# Size of the universe

This is really a follow up to the Shape of the universe? question.

In the first answer to the question, Ted Bunn says:

However, the best available data seem to indicate that the Universe is very nearly spatially flat. This means that, if we do live in a 3-sphere Universe, the radius of the sphere is very large, and the distance you'd have to travel is much larger than the size of the observable Universe.

My question is, can the available data be used to set a lower bound to the size of the Universe?

In other words, suppose the Universe was actually shaped like a 3 sphere. Then based on our best data, what would the "radius" of that sphere be? How much larger is that than the observable universe?

However, cosmological measurements such as WMAP have measured the density to be very close to the critical density so the curvature to be something like $1.02\pm 0.02$. So if we assume that the topology is a sphere, its own curvature radius has to be about 50 times larger than the radius of the visible universe - or, approximately, the characteristic curvature radius of spacetime as measured now.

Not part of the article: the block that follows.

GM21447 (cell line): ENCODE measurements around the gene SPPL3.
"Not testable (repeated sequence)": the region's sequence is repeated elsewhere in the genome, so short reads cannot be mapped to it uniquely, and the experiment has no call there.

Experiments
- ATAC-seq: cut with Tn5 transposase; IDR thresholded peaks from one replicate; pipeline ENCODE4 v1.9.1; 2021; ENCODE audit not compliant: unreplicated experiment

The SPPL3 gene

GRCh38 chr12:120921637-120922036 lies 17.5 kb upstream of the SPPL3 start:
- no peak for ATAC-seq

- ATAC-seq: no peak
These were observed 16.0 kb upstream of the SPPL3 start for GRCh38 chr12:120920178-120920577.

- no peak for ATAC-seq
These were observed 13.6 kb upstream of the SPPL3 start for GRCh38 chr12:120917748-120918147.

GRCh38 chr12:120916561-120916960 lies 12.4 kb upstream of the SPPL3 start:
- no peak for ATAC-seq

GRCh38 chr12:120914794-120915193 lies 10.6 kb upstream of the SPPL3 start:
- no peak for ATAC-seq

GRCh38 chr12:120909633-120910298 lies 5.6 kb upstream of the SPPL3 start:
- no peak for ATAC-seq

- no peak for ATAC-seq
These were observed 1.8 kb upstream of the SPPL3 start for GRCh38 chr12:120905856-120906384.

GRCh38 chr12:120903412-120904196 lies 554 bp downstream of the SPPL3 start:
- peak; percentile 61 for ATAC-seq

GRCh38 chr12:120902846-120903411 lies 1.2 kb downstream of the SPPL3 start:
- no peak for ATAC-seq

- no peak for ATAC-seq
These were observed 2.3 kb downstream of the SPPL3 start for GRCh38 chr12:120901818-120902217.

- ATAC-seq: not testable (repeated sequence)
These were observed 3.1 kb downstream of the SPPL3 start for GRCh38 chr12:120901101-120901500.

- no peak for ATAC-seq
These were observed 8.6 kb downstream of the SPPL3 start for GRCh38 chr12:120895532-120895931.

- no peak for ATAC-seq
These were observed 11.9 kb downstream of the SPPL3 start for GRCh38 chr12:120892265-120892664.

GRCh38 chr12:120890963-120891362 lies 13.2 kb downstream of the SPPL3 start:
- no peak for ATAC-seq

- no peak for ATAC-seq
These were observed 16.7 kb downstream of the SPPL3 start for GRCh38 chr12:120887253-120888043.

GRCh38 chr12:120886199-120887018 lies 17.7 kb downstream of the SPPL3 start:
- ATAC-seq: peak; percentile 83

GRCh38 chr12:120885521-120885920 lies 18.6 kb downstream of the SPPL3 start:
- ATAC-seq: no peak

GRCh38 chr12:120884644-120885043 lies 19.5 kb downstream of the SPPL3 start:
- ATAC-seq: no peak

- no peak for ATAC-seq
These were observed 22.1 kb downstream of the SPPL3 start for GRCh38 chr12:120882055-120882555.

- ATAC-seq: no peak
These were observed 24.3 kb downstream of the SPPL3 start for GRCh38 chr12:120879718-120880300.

I don't know the exact figure - which sensitively depends on the error margin you assign to the measured total $\Omega$ - but it's of order 1 trillion light years.
Also, note that the lower bound on the 3-sphere radius doesn't mean that the minimum volume has to be the volume of the 3-sphere even if the 3-sphere the correct local shape. There are other topologies that are locally 3-sphere, such as the "lens spaces" - the quotient of the 3-sphere with respect to the discrete $ADE$ groups such as the symmetry group of an icosahedron (translated from a subgroup of $SO(3)$ to a subgroup of $SU(2)$ which is embedded to $SO(4)$ so that it can naturally act on a 3-sphere). In those ADE cases, the total volume would be divided by the order of the group.